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Did God Really Say?

I think I’ve mentioned in a previous blog post that I was fortunate to not attend a church that preached abusively regarding homosexuality.  In fact, I had never heard the subject brought up in church at all.  And it was a good thing, in a way – I’d still prefer to hear nothing over some of the horrible teachings that I’ve heard others had to sit under.  But better yet would have been hearing the truth taught in love…

As it was, when I became more aware of my same-sex attractions, and wondered what the Lord thought about it, I had to learn on my own.

This will be the introduction in a series of posts on what the Lord tells us in His Word.  This is what I have learned – I encourage you – implore you – to take some time to read more on your own!

Now the Berean Jews were of more noble character than those in Thessalonica, for they received the message with great eagerness and examined the Scriptures every day to see if what Paul said was true.  Acts 17:11

I attended a small home church called Berea, which took it’s name from the verse above.  Everyone there was encouraged to ask questions at the end of each sermon about what was being taught.  (Really, you could approach the pastor at any time, but he made a point of opening up the floor for questions, as it were, at the end of each service.)  I thought it was a bold and humble approach to teaching.  God wants us to be real with Him, and it’s a good thing to have an investigative mindset regarding what we may be listening to.  It is good to own your faith – to know why you believe what you believe.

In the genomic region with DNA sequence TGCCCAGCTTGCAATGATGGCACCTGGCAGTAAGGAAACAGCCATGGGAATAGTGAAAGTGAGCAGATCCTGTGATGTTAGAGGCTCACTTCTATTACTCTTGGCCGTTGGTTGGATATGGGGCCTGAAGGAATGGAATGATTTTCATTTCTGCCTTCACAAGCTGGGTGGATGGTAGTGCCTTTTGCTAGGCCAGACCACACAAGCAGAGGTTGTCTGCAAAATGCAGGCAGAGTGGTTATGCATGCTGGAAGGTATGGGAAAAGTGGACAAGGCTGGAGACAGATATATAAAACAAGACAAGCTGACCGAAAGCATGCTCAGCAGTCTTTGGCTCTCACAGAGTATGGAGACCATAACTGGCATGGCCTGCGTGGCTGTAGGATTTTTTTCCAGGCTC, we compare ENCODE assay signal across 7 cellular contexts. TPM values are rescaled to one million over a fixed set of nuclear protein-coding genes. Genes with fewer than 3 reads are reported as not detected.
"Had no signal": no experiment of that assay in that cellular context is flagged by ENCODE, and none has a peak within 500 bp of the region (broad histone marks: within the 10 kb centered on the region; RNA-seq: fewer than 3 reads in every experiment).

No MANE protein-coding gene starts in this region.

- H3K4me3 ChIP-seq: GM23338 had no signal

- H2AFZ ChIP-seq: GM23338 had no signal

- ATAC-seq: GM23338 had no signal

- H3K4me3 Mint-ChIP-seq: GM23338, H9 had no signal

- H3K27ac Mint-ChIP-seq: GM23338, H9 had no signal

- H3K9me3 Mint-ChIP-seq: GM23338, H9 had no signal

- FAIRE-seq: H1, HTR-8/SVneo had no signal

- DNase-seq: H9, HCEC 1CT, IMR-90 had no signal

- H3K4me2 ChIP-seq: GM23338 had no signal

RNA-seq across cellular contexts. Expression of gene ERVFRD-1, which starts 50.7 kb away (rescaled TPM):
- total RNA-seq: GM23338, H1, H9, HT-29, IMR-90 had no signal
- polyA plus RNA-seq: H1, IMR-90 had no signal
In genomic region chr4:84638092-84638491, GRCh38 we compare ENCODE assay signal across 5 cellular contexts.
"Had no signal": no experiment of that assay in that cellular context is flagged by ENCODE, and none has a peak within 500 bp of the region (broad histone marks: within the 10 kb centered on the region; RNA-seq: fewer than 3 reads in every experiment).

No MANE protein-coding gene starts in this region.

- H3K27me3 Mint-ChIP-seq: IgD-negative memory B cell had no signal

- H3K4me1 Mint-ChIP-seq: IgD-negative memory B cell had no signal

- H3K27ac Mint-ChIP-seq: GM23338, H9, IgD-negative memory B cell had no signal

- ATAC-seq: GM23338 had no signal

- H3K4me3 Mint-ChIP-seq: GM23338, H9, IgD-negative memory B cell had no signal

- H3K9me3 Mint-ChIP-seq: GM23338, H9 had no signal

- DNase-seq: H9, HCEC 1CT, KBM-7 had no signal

One other point before we go further…  When I was looking through the Scriptures on my own, I came at it knowing that it was possible that I would not like at all what I would find there.  I wanted to come across re-assurances that everything would be OK, that I could just find a new way of working out my desires without having to make any major changes…but I also wanted to know the truth.

I had to ask myself:  Am I willing to put all my earthly loves at His feet, and ask Him what He would have me do with them?  If the Lord says it’s not OK to move in this direction, am I willing to press on with Him leading, or am I going to choose to drop God on the curb and do my own thing?

“Do I have the courage to face the truth, either way?”

~ Rosaria Champagne Butterfield, The Secret Thoughts of an Unlikely Convert